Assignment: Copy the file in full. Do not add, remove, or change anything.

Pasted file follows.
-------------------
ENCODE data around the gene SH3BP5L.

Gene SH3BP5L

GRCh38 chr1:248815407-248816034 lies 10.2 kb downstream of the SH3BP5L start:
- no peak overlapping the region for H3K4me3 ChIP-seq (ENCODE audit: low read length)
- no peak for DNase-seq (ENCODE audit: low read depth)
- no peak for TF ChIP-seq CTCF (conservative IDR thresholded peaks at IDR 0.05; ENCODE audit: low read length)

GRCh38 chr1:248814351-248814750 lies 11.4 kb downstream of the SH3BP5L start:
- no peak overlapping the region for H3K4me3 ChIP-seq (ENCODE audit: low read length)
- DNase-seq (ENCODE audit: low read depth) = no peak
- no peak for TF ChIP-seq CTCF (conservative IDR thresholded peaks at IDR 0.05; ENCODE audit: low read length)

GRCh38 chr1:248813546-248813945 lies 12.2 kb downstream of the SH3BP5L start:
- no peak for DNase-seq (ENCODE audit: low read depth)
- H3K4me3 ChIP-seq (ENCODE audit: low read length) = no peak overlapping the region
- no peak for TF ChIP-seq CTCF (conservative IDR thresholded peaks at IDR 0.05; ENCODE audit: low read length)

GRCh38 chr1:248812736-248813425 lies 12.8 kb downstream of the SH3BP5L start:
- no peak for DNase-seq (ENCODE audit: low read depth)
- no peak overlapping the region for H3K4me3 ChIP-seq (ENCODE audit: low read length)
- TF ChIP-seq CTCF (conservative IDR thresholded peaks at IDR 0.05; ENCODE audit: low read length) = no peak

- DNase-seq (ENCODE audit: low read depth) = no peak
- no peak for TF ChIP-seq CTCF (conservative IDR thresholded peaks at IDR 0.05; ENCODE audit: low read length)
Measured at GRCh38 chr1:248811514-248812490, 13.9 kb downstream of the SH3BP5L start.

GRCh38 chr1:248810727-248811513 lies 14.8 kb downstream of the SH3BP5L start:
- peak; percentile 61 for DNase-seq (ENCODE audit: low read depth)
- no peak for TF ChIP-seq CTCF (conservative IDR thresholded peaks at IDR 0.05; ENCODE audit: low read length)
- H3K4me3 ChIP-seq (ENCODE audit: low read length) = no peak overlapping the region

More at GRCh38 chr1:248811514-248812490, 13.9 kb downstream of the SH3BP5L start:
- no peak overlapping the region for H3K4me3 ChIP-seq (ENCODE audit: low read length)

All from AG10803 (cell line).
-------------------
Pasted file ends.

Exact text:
ENCODE data around the gene SH3BP5L.

Gene SH3BP5L

GRCh38 chr1:248815407-248816034 lies 10.2 kb downstream of the SH3BP5L start:
- no peak overlapping the region for H3K4me3 ChIP-seq (ENCODE audit: low read length)
- no peak for DNase-seq (ENCODE audit: low read depth)
- no peak for TF ChIP-seq CTCF (conservative IDR thresholded peaks at IDR 0.05; ENCODE audit: low read length)

GRCh38 chr1:248814351-248814750 lies 11.4 kb downstream of the SH3BP5L start:
- no peak overlapping the region for H3K4me3 ChIP-seq (ENCODE audit: low read length)
- DNase-seq (ENCODE audit: low read depth) = no peak
- no peak for TF ChIP-seq CTCF (conservative IDR thresholded peaks at IDR 0.05; ENCODE audit: low read length)

GRCh38 chr1:248813546-248813945 lies 12.2 kb downstream of the SH3BP5L start:
- no peak for DNase-seq (ENCODE audit: low read depth)
- H3K4me3 ChIP-seq (ENCODE audit: low read length) = no peak overlapping the region
- no peak for TF ChIP-seq CTCF (conservative IDR thresholded peaks at IDR 0.05; ENCODE audit: low read length)

GRCh38 chr1:248812736-248813425 lies 12.8 kb downstream of the SH3BP5L start:
- no peak for DNase-seq (ENCODE audit: low read depth)
- no peak overlapping the region for H3K4me3 ChIP-seq (ENCODE audit: low read length)
- TF ChIP-seq CTCF (conservative IDR thresholded peaks at IDR 0.05; ENCODE audit: low read length) = no peak

- DNase-seq (ENCODE audit: low read depth) = no peak
- no peak for TF ChIP-seq CTCF (conservative IDR thresholded peaks at IDR 0.05; ENCODE audit: low read length)
Measured at GRCh38 chr1:248811514-248812490, 13.9 kb downstream of the SH3BP5L start.

GRCh38 chr1:248810727-248811513 lies 14.8 kb downstream of the SH3BP5L start:
- peak; percentile 61 for DNase-seq (ENCODE audit: low read depth)
- no peak for TF ChIP-seq CTCF (conservative IDR thresholded peaks at IDR 0.05; ENCODE audit: low read length)
- H3K4me3 ChIP-seq (ENCODE audit: low read length) = no peak overlapping the region

More at GRCh38 chr1:248811514-248812490, 13.9 kb downstream of the SH3BP5L start:
- no peak overlapping the region for H3K4me3 ChIP-seq (ENCODE audit: low read length)

All from AG10803 (cell line).